Tracy Brown says she has always had a passion for clothing, customer service and retail.
Brown, who received her bachelor's degree from the University of Minnesota's College of Design Retail Merchandising Program, would have loved to jump right into founding her own brand out of college, but the process seemed a little trickier at that point. “It’s much easier these days, with the tools you can use from Shopify and different online templates,” Brown explains.
After working managerial roles at department stores, Brown was looking for a change of pace and a more consistent work schedule. But even though she left the retail industry for a corporate role in insurance, her passion for fashion was never far from her mind.
Brown enrolled in the University of Minnesota’s MBA program in 2018, but she didn’t wait for graduation to start making her dreams come true. “Flash forward to when I wanted to find my company. I was in all these business classes, and I’m like, ‘How come all these people can do it?’ There’re all these people who have started their own companies,” she says.
So Brown got to work on her own clothing brand, Lynette Tracy Fashion Boutique. The point initially wasn’t perfection, Brown says, but rather simply getting started and learning through doing.
“I founded [Lynette Tracy Fashion Boutique] in 2019,” Brown says. “I just wanted to get started and put things out there. So I decided to just do it.”
Lynette Tracy features comfy, casual and cute clothing designed in Los Angeles, Calif. that are personally selected by Brown, but there’s an important mission that distinguishes this online boutique from many of the others on the market.
“I’m from northern Minnesota,” Brown explains. “I grew up on a reservation, the Leech Lake Band of Ojibwe, and so I wanted to put a spin on it and have some Native American representation.”
Brown says that when she was a young girl, she didn’t come across depictions of Native American women as models or businesswomen. With Lynette Tracy’s marketing, Brown uses the opportunity to feature Native American women as models as well as highlight Native American artists by including accessories like intricate beadwork earrings in the styling.
The clothing featured on Lynette Tracy’s website enjoys a broad range of appeal, which explains why it found success in over 30 states within a year of launching.
Brown says she keeps real women in mind when selecting styles to add to her brand. “I want it to be the young mom who still wants to be comfy and cute, that’s what I’m looking for,” Brown says. “I look for soft fabrics, or I look for clothing that fits your body in a nice way … I try to find anything I think will fit a typical, normal body.”
A casual clothing brand was a lucky call for 2020, when COVID-19 saw everybody reverting to comfy classics for a new work-from-home style. “I tested a few trendier pieces,” Brown says.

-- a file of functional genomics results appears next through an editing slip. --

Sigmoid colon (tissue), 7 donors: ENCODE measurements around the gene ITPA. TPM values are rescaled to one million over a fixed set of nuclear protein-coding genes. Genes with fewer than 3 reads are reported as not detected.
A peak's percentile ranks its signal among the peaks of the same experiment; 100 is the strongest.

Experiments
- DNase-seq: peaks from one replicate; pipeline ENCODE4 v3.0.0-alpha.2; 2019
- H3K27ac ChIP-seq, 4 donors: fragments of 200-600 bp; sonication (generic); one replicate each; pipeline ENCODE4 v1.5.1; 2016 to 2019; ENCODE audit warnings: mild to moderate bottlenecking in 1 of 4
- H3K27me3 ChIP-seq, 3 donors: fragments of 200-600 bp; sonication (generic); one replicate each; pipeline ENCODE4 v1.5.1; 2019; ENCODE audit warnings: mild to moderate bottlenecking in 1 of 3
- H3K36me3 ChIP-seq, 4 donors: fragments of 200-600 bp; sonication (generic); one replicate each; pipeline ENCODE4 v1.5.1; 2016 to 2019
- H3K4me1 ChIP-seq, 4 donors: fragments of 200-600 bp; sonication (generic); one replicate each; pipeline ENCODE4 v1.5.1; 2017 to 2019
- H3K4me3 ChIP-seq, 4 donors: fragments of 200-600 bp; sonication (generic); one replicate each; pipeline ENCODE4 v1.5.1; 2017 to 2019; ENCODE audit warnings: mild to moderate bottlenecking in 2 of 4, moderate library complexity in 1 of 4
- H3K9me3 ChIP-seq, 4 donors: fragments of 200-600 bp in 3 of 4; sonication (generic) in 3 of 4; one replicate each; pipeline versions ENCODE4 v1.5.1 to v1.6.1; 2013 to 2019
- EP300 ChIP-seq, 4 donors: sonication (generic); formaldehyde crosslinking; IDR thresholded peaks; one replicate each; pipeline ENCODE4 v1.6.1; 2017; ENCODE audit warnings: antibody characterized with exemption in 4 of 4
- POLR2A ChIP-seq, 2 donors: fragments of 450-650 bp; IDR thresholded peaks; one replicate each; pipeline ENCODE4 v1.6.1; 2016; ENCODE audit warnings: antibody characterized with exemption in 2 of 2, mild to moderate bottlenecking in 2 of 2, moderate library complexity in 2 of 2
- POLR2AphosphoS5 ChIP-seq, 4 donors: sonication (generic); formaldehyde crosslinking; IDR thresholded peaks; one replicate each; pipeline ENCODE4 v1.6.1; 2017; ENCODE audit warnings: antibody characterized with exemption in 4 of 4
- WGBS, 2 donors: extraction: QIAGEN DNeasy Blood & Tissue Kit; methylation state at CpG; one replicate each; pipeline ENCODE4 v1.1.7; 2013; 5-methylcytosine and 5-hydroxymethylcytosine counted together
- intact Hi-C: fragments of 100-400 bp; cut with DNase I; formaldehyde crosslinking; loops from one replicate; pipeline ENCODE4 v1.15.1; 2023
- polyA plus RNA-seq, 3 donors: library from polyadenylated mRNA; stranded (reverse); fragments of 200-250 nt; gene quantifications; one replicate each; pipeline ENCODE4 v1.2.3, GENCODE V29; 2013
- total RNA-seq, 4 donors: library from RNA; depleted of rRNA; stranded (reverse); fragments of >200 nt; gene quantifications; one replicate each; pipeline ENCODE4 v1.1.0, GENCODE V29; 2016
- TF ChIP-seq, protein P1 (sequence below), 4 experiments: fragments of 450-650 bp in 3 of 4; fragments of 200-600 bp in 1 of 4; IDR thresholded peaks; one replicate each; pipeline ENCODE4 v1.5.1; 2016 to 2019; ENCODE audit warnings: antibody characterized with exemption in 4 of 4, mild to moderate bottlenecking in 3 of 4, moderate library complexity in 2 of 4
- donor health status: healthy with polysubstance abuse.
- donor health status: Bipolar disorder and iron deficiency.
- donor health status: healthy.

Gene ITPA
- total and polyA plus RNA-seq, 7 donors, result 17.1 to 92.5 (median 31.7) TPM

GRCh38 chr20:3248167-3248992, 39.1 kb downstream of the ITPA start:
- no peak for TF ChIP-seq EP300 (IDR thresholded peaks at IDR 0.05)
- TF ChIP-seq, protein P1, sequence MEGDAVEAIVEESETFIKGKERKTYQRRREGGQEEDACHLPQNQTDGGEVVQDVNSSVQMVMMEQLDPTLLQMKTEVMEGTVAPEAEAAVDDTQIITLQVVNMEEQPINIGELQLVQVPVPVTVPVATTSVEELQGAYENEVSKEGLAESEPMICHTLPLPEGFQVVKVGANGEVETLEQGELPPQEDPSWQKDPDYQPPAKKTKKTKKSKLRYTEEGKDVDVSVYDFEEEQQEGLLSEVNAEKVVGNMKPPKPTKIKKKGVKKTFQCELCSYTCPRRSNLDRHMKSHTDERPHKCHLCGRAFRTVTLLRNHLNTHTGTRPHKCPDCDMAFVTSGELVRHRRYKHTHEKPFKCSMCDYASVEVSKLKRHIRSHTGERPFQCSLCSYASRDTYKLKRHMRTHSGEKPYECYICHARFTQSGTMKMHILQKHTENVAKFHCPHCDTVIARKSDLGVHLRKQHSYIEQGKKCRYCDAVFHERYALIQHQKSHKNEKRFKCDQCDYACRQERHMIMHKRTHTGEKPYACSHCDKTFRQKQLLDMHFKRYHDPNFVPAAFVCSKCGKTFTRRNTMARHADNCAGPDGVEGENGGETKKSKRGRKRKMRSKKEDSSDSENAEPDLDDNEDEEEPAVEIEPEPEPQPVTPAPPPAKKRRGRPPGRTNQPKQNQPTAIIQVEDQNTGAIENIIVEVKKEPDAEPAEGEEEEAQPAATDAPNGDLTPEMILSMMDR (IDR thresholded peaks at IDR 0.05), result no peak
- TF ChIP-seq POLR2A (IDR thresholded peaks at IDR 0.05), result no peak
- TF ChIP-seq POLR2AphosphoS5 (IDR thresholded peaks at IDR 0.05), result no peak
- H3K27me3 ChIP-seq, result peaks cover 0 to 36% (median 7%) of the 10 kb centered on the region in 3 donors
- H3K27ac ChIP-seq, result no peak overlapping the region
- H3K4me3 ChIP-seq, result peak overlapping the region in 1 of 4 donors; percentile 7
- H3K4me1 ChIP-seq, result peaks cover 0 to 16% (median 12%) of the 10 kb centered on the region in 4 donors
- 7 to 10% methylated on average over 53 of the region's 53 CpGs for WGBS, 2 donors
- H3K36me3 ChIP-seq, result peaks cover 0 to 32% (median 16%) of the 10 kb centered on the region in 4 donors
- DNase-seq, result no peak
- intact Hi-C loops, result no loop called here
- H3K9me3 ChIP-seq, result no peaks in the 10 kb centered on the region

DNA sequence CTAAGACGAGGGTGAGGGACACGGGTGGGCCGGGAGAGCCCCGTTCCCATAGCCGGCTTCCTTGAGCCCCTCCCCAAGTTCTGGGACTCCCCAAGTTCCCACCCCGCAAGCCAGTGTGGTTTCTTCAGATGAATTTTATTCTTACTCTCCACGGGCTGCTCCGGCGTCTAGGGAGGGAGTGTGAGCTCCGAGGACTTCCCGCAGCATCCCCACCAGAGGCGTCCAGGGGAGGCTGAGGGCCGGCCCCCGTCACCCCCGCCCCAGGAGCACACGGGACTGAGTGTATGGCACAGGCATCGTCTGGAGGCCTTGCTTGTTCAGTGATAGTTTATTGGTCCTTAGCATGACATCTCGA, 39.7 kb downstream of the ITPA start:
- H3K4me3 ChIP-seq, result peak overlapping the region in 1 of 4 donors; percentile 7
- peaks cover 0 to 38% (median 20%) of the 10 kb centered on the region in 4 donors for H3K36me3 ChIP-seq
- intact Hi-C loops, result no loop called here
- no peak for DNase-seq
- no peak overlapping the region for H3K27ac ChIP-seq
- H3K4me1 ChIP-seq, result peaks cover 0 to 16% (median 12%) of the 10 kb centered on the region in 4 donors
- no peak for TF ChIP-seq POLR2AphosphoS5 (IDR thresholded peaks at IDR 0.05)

Many new and established businesses were affected by the onset of COVID quarantine measures in March 2020, and Lynette Tracy was no exception. “It was definitely a challenge,” Brown says. “I feel like, back up to March, it was a challenge getting inventory in that I’d previously ordered.”
But there was a boom for online retailers during the initial months of quarantine: more time for idyl eyes to peruse social media. “I was able to reach a lot of customers and find a lot of new customers with the jump in online traffic,” Brown says. “And then I just had to make sure I maintained those relationships throughout the summer.”
Quarantine might have been a boost for some online retailers, but it also got in the way of one of Brown’s goals for her brand. “I do have plans to test up some pop-up shops,” Brown says. “I would love to have a pop-up shop scheduled by [summer].”
A permanent storefront doesn’t appeal to Brown right now, especially with the market trend leaning towards online retailers. An office that doubles as a showroom, on the other hand, is something Brown says she would love to explore in the future.
“I think one goal of mine would be to have an office space that is in a nice location, that would get a bit of traffic, because then I could have a show room,” Brown says. “I would love to have a show room where customers can come in and talk to me, feel the clothing, pick up their order if they’re local, ask questions. That would be great.”
In the meantime, Brown will continue to be an online entrepreneur, balancing a fulltime job in digital marketing with running the marketing, advertising and website for her own online fashion brand.
If your own aesthetic values the cute and the comfortable, be sure to check out Lynette Tracy Fashion Boutique at lynettetracy.com.
A Brilliant Resurgence for Spring 2021
Tracy Brown predicts a bright rebound for spring fashion this year, citing what she’s seen at fashion tradeshows like Las Vegas’ MAGIC fashion marketplace.
“For 2021, the trends on the high fashion runways—which will trickle down into mainstream fashions—have been the fun and whimsical colors,” Brown says. “Bright colors are coming back. People are looking for something bright, exciting and fun compared to where we’ve been. I don’t foresee buying a lot of tie-dye this year. For me, I think it will be more of the athletic wear. A lot of people are focused on health.”